Battling warlords try civility

A grim human-rights report spurred Afghan warlords to agree to stop targeting civilians.

By , Staff Writer of The Christian Science Monitor

Gen. Abdul Rashid Dostum, northern Afghanistan's most important power broker, signed a peace and cooperation agreement with three rival warlords yesterday, during an unprecedented meeting at which he admonished more than 90 commanders for alleged atrocities committed by their soldiers after the fall of the Taliban.

General Dostum, seated next to his main rival, Gen. Ostad Atta Muhammed, and two other warlords, forced commanders from Dostum's five-province domain to listen to every excruciating detail of a 52-page human-rights report given to him this weekend by the United Nations. The report alleges atrocities committed by Dostum's own, mostly Uzbek, military forces, as well as Hazara and Tajik soldiers.

To be sure, virtually no force in Afghanistan has not stood accused of committing atrocities. But this may be the first time any warlord has called for such a public accounting of the deeds committed by his and others' soldiers – albeit with the hope will forgive and forget.

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Observers have long noted Dostum's tendency to kill opponents even after they were captured and disarmed. And a team of investigators from the UN and US-based Physicians for Human Rights were here earlier this week investigating evidence that Dostum's troops may have massacred or suffocated Taliban troops after they surrendered last November.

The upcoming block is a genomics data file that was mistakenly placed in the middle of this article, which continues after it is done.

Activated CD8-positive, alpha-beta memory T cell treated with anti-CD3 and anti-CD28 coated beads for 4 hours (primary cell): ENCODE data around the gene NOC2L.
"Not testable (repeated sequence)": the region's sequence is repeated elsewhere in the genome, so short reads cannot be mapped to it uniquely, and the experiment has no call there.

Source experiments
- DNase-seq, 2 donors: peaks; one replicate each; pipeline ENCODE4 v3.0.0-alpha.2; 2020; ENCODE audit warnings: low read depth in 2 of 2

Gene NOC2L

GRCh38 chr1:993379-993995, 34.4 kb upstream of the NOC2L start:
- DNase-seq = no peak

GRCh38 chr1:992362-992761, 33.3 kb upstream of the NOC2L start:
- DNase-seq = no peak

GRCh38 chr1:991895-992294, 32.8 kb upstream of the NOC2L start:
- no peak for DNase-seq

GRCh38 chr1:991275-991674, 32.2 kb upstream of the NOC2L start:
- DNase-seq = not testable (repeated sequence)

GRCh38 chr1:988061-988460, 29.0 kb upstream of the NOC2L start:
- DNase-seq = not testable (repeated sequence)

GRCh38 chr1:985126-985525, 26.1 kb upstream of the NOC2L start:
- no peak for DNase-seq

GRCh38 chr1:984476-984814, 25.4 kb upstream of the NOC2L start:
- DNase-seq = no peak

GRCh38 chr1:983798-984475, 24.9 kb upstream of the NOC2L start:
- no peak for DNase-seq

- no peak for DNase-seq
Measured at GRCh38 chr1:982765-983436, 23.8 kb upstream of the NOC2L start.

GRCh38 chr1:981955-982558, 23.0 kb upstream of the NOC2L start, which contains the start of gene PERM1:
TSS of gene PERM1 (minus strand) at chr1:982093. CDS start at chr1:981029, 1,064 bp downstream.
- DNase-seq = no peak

Dostum said he wasn't sure if every awful detail in the stories of rape, murder, and theft were true, but told commanders they should listen anyway and stop the abuse of civilians under their helm.

"After today, if anybody creates problems in my name or in the name of [the other warlords], we will not let them stay in this province. We will unite against them and we will call him the friend of Al Qaeda and the Taliban," said Dostum, a burly, thick-mustached man.

"I am dying of these accusations from the international community. 'What is happening in Mazar with these mass killing? Why are you so cruel?' " he complained, mimicking the questions he has been fielding. "If any one of my commanders commits these kind of acts, I will kill him tomorrow."

These many not sound like the words of a kinder, gentler warlord, but the intent to turn over a new leaf seems genuine. Just a day earlier, Dostum signed an agreement with General Muhammed – with whom Dostum's men were engaged in battles just a week ago – to remove all heavy artillery, machines guns, and ammunition from Mazar-e Sharif and move them to military garrisons, and to create a combined, 600-member multiethnic force to police the city, with an eye toward discouraging abuses of minority groups.

Dostum was already such a key figure in the anti-Taliban resistance that interim government Chairman Hamid Karzai appointed him deputy defense minister last December, and just recently made Dostum his special envoy to the north.